But a popular and more affordable way to ensure sufficient clean air is being delivered into the space, is by investing in indoor air quality monitoring technology. This constantly measures and adjusts the levels of outdoor air being supplied or raise an early warning when a space is being over utilised. We also expect to see more offices considering better access to fresh air and larger outdoor spaces as the focus on wellbeing becomes greater.
With COVID safety in mind, many are investing in contactless solutions such as motorised doors and smart apps on personal devices for access control. But one of the most common solutions to reduce the risk of virus transmission through touch, is by incorporating more hygienic building materials into office designs. This is resulting in greater use of non-porous materials which can be more easily cleaned and sanitised, and anti-bacterial/anti-viral surface treatments.
Is there correlation between the increase in construction costs and increase in office rents?
There is no correlation between the increase in construction costs and increase in office rents. During the previous cycle, post the financial crisis, there was a general upward trend in rents and compression in yields which correlates to greater ‘value’, but there is no direct correlation to an increase in costs.
Most clients, investors and funders would acknowledge that the cost of offices has increased proportionately through regulatory change, more than any value improvement achieved in the same period putting scheme viabilities under greater strain. For example, energy efficiency and thermal performance changes to the building regulations, as society adjusts the way energy is sourced and used.
Moving forward, what might ‘innovation’ look like?
There is always room for more innovation in the office. The solutions referenced in our report mostly centre around efforts to provide a clean and safe working environment, considering COVID-19 and other viruses of course. However, most workers have only just started returning to the office, and still in a hybrid working model for most, so we anticipate many more changes across the industry to accommodate these changing behaviours.
After months of working from the comfort of our own home and without the need for long commutes, office spaces will need to become more inviting and conducive to social interactions and collaborative working. They will also need to accommodate those who may favour active commuting as a safer option to crowded public transport, with increasing demand for end of trip facilities including showers, changing and drying rooms, lockers, e-bike and electric scooter charging points etc.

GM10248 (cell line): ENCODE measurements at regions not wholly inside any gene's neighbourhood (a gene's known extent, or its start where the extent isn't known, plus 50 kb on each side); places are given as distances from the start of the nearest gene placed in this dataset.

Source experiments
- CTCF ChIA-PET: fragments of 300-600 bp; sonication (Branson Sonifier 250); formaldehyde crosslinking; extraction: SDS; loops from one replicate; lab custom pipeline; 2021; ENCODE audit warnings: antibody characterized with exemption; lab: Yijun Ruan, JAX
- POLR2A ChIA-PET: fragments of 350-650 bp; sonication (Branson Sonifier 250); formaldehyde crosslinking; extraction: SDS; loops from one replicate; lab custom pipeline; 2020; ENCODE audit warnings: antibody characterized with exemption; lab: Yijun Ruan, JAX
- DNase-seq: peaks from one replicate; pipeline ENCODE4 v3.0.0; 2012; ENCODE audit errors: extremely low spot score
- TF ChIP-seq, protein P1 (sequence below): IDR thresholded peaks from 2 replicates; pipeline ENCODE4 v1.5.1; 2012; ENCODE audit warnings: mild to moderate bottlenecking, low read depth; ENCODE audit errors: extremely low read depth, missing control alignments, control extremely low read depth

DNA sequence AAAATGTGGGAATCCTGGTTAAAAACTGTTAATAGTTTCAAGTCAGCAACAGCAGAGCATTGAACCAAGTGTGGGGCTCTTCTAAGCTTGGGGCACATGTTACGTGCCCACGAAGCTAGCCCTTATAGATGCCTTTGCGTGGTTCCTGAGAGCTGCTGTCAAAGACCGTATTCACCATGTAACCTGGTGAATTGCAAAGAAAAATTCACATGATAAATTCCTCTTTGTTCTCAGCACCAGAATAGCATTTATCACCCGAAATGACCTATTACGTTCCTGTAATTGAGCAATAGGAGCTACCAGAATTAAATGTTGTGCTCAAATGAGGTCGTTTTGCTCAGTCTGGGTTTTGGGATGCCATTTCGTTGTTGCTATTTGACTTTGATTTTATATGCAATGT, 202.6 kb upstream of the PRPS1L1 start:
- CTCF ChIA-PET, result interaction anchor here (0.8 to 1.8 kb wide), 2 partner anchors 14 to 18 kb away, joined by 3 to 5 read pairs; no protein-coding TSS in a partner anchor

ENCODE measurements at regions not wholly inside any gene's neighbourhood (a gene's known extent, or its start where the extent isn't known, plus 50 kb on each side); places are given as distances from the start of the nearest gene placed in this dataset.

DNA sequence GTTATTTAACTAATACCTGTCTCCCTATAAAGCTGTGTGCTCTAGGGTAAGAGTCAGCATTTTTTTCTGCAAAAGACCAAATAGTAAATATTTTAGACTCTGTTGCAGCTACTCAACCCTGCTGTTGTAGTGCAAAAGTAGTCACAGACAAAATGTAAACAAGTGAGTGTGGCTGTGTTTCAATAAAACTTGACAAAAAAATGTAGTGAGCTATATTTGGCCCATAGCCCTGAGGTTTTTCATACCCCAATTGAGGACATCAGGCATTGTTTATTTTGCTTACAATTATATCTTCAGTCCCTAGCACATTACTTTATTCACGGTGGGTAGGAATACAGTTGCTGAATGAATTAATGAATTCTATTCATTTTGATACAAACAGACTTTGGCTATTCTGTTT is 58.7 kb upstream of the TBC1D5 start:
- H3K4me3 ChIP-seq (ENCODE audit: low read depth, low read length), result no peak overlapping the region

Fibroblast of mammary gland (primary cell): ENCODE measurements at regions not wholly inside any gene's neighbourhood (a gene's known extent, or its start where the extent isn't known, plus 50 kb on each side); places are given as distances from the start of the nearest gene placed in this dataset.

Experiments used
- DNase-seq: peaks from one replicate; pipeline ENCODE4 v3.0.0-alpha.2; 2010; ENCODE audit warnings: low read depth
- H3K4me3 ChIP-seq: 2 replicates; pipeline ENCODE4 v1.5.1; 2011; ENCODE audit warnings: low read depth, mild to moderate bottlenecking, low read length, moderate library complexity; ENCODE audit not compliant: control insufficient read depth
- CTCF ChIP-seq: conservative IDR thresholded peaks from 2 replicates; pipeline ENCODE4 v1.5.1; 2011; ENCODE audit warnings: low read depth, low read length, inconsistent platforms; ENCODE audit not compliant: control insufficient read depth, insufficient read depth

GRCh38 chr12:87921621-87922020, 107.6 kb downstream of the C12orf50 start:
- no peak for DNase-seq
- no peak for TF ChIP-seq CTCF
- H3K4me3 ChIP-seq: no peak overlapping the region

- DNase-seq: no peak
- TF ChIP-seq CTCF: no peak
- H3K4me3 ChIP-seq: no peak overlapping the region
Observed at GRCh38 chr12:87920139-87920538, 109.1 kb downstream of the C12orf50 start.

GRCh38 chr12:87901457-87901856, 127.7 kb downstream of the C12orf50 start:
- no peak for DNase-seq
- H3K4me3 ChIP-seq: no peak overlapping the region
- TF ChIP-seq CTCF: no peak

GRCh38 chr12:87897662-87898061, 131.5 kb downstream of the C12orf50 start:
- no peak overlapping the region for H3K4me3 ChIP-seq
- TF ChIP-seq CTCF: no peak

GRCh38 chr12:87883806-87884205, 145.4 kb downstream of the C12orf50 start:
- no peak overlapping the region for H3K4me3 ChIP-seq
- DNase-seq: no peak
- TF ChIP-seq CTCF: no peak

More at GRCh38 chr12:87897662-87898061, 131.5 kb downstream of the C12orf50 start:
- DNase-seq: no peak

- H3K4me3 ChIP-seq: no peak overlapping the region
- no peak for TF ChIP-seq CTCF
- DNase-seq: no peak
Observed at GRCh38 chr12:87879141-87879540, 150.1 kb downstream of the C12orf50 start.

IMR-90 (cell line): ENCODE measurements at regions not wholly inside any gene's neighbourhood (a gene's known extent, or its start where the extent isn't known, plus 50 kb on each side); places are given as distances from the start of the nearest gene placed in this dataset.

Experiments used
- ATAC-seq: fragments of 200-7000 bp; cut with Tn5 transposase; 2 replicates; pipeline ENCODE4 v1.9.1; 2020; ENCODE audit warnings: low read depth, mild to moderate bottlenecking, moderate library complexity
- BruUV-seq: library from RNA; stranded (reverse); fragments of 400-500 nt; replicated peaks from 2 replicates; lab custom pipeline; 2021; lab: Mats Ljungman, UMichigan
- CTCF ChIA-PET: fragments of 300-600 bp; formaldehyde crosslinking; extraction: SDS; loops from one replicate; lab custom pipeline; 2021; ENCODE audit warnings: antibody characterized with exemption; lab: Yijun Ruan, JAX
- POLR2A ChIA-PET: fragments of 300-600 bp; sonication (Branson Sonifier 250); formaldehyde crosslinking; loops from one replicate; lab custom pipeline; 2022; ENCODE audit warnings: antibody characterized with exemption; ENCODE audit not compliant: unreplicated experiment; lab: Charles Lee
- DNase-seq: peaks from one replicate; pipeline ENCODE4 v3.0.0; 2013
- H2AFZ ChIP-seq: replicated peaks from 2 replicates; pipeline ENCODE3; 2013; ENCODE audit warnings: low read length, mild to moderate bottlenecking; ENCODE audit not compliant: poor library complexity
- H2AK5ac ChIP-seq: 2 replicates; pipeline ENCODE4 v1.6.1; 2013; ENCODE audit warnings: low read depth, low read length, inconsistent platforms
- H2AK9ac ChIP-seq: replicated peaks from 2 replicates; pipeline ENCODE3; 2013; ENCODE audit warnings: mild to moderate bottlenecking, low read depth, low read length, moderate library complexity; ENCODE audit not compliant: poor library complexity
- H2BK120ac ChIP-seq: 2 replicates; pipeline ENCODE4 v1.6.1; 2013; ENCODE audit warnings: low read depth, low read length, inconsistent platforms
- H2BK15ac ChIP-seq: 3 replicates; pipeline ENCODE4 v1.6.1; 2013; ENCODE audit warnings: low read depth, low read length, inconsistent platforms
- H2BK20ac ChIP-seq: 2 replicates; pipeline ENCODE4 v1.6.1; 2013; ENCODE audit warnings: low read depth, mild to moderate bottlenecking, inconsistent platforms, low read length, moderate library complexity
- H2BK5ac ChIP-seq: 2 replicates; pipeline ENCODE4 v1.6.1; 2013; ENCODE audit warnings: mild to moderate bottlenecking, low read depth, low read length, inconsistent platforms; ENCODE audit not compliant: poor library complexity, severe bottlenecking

Beyond COVID, many of these changing behaviours reflect the ever-important sustainability agenda, and we expect to see many more bright ideas for innovation as buildings become ‘greener’ on their journey to net zero.
Gavin Murgatroyd – Partner at Gardiner & Theobald
Gavin is a lead partner in our Workplace sector acting for developers, funders and occupiers.
With over 30 years of post-qualification experience, Gavin brings his commercial acumen and market knowledge to a range of projects from galleries and theatres, to private residences and education buildings.
Mark Lacey – Partner at alinea Consulting
Mark is one of the founders of alinea with over 25 years’ experience in the construction industry. Mark is recognised as a major project and procurement specialist, who is passionate about his profession and enjoys making a positive difference for his clients. Mark is a Fellow of the RICS.
Within alinea, Mark is leading major commercial, residential and mixed-use schemes for Stanhope, Mitsubishi Estate London, Selfridges, The Crown Estate, Great Portland Estates, CO-RE and Legal & General.
Mark and Gavin are both active members of the BCO’s Technical Affairs Committee which acts as a forum for new ideas and discussion, while producing regular research reports and discussion papers which allow the dissemination of best practice in these aspects of office design, construction and fit out.